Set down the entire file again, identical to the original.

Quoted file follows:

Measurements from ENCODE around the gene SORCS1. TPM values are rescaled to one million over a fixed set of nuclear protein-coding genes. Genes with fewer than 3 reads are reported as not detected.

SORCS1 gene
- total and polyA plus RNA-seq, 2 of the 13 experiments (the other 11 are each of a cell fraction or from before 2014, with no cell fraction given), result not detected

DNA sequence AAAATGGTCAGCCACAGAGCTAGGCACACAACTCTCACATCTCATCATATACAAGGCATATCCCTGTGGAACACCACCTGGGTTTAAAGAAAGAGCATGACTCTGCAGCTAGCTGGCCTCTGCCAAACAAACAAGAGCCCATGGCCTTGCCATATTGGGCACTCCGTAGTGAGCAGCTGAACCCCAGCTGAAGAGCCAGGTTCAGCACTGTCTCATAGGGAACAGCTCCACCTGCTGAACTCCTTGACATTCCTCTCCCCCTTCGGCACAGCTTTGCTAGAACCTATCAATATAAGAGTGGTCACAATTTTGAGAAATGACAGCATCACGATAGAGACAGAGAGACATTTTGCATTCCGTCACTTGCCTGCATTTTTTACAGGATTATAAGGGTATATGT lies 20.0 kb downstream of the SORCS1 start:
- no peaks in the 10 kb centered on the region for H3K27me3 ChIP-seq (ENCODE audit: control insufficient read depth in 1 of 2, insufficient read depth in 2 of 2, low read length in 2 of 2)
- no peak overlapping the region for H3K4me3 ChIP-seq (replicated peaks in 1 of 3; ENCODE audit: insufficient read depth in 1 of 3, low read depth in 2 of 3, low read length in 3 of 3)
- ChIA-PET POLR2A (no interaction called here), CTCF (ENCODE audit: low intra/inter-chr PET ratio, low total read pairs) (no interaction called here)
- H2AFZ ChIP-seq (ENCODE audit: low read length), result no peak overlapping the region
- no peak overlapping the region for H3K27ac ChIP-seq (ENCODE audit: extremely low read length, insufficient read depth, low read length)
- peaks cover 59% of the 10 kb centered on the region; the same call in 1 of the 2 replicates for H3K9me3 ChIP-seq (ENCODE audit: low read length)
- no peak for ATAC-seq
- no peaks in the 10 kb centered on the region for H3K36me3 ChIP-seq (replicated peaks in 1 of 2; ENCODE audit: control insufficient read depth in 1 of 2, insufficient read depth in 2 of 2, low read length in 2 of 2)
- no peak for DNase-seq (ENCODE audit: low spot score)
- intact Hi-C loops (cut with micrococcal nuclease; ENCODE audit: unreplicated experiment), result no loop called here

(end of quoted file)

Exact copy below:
Measurements from ENCODE around the gene SORCS1. TPM values are rescaled to one million over a fixed set of nuclear protein-coding genes. Genes with fewer than 3 reads are reported as not detected.

SORCS1 gene
- total and polyA plus RNA-seq, 2 of the 13 experiments (the other 11 are each of a cell fraction or from before 2014, with no cell fraction given), result not detected

DNA sequence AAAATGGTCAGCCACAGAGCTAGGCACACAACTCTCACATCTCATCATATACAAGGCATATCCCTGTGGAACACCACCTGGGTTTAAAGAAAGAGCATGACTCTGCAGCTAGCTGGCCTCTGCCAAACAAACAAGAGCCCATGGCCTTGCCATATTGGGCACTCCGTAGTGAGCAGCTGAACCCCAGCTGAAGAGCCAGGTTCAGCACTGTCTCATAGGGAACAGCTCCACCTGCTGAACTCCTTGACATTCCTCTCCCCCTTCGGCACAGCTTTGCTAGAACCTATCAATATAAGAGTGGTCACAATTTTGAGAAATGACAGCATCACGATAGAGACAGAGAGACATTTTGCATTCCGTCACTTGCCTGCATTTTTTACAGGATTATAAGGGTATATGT lies 20.0 kb downstream of the SORCS1 start:
- no peaks in the 10 kb centered on the region for H3K27me3 ChIP-seq (ENCODE audit: control insufficient read depth in 1 of 2, insufficient read depth in 2 of 2, low read length in 2 of 2)
- no peak overlapping the region for H3K4me3 ChIP-seq (replicated peaks in 1 of 3; ENCODE audit: insufficient read depth in 1 of 3, low read depth in 2 of 3, low read length in 3 of 3)
- ChIA-PET POLR2A (no interaction called here), CTCF (ENCODE audit: low intra/inter-chr PET ratio, low total read pairs) (no interaction called here)
- H2AFZ ChIP-seq (ENCODE audit: low read length), result no peak overlapping the region
- no peak overlapping the region for H3K27ac ChIP-seq (ENCODE audit: extremely low read length, insufficient read depth, low read length)
- peaks cover 59% of the 10 kb centered on the region; the same call in 1 of the 2 replicates for H3K9me3 ChIP-seq (ENCODE audit: low read length)
- no peak for ATAC-seq
- no peaks in the 10 kb centered on the region for H3K36me3 ChIP-seq (replicated peaks in 1 of 2; ENCODE audit: control insufficient read depth in 1 of 2, insufficient read depth in 2 of 2, low read length in 2 of 2)
- no peak for DNase-seq (ENCODE audit: low spot score)
- intact Hi-C loops (cut with micrococcal nuclease; ENCODE audit: unreplicated experiment), result no loop called here